I was fascinated. Here, in one location, was a convergence of thousands of bicycle enthusiasts. In fact, since it was the North American Handmade Bicycle Show, and since I was a witness to it all, I'll go ahead and say that this was a convergence of bicycle fanatics. As one observer, I must say the whole living organism of it all fascinated me immensely. What are we to make of it? What did we gain, and did we learn anything?
I suppose we all answer that individually. We all have our own separate motivations for being there. Whether business, craft, consumer, art appreciation, social benefits, or journalism, we all have our own measures of satisfaction from the event. We all have our own "take-aways". I was pathetically all over the place. Really. It was sensory overload in more ways than one. As the following paragraphs will show, I had several seemingly unrelated observations. The only thin thread that sewed them all together was this thing we call the bicycle.
I had a brief vision of what a bicycle-based transportation society might look like. On Saturday morning, just a few minutes before the doors opened, folks on bicycles came from all directions. Early on most Saturdays, this corner of downtown Austin is relatively quiet. But like an army of bees returning to the hive, all kinds of folks on all kinds of bicycles came swarming. The ratio of bikes to automobiles was completely reversed. It was quieter, more friendly and conversational, and a beautiful image. I had a living example of "what could be" laid out before me, and it was too bad that car people couldn't be there to experience it.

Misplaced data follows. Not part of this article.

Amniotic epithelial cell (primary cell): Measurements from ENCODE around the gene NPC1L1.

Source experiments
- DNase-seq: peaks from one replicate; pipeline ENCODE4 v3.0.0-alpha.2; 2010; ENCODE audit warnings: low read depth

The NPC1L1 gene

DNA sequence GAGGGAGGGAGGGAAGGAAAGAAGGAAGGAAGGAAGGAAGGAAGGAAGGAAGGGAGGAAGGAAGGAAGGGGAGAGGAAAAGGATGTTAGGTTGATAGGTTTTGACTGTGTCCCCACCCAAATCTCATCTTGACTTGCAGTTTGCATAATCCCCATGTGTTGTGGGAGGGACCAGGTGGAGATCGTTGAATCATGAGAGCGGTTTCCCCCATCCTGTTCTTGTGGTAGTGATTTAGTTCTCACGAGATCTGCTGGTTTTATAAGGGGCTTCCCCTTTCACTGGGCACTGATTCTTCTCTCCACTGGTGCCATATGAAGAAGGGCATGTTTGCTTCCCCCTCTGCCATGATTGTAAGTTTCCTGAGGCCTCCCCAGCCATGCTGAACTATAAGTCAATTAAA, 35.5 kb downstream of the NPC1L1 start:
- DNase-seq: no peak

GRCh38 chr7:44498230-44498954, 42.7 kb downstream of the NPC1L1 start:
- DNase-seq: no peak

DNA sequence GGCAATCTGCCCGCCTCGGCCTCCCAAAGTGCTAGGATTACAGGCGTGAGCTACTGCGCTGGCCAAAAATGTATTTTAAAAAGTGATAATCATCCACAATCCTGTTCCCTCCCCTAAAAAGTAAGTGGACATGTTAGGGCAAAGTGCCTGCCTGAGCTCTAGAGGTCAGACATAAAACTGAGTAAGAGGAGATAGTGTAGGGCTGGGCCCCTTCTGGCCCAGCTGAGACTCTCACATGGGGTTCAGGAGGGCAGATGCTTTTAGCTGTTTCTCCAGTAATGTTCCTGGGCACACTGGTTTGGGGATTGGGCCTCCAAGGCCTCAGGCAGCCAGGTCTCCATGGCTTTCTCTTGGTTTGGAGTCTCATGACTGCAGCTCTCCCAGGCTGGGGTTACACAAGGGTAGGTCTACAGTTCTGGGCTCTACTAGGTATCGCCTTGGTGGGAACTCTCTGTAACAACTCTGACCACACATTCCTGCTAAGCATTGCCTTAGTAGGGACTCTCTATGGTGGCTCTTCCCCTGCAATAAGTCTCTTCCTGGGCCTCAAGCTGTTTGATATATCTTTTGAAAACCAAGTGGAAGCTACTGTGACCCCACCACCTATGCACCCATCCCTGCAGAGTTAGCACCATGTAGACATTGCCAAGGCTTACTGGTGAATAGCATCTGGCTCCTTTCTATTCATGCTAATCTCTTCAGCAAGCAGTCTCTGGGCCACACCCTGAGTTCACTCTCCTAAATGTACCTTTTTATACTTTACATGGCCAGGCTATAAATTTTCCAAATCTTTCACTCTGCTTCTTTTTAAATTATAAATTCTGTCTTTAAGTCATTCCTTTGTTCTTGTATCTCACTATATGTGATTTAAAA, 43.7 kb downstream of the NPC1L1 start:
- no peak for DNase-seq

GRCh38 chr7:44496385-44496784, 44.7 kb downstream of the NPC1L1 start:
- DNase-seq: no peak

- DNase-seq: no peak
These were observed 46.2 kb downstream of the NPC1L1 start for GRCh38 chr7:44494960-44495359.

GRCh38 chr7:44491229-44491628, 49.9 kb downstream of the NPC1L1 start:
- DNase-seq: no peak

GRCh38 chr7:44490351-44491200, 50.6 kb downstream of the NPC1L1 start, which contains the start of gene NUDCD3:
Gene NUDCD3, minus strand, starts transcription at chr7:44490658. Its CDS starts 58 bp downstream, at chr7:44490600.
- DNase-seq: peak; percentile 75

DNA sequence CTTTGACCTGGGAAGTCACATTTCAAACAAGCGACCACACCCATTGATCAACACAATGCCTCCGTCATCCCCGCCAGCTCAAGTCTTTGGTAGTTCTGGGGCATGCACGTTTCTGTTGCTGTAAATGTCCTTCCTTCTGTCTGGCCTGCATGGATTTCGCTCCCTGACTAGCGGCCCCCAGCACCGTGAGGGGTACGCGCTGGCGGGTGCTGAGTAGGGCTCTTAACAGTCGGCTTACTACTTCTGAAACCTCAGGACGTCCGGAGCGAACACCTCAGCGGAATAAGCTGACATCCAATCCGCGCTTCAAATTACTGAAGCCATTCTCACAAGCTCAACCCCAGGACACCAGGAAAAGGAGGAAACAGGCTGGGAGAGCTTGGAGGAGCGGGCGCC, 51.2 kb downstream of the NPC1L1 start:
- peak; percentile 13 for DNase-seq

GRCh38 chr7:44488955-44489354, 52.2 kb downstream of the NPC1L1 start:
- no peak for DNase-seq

It was interesting to see the selection of components for bikes within my genre of interest. I didn't see much that was completely new to me, but I was sometimes surprised by the use of items that fall outside my own (insightful or mistaken) sense of optimum. For example, there were more internally geared hubs and belt drive systems than I expected. For my own applications, I've not seen a need to move in that direction, but there must be advantages for some. And just like those clever advertisers desire, I wondered if there was some real advantage that I was missing. Another example of product pondering focused on the Velo Orange Grand Cru 50.4bcd Crankset. I saw this lovely piece of hardware used on several bikes, and I thought to myself, "HooBoy, that would look handsome on my A. Homer Hilsen!" But would it really be better (or even equal) functionally to my current crankset? I don't know...which brings me to my next observation.
The excess was a little embarrassing. That said, I'll confess right now that "excess" is subject to debate, and some will opine that my wonderful A. Homer Hilsen is an example of excess all by itself. I offer no defense. Even so, I submit that more than a few of us thought to ourselves that some of the frames, components, and personal accessories were beyond the sustainable sensitivities that so many bicycle aficionados proclaim. Instead, they were in effect more aligned with a consumption model. I found myself thinking about replacing things that worked well with things that promise to be incrementally better (often at a substantially higher cost). So I myself am certainly not above the fray.
So I wandered the aisles and wanted. I wanted bicycle paraphernalia. I wanted a new frame. I wanted the fun of working with a craftsman to create something special. I wanted new bags, components, and clothing. I felt like buying some of these things would help create that bicycle society I sometimes imagine. I felt like buying these things would somehow change my life and give me more youth, strength, and time to ride. I almost pulled out the credit card on numerous occasions, and I don't know how I resisted. Maybe with age comes a better understanding of how blessed I already am.
So I left the show early on Saturday, straddled my factory-produced, TIG-welded, steel, fixed-wheel bicycle, and headed north on the Shoal Creek Trail. It was time to ride...